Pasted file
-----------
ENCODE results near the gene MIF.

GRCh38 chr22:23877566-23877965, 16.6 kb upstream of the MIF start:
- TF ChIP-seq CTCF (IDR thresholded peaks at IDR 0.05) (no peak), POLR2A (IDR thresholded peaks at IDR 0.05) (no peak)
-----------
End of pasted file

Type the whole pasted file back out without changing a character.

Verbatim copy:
ENCODE results near the gene MIF.

GRCh38 chr22:23877566-23877965, 16.6 kb upstream of the MIF start:
- TF ChIP-seq CTCF (IDR thresholded peaks at IDR 0.05) (no peak), POLR2A (IDR thresholded peaks at IDR 0.05) (no peak)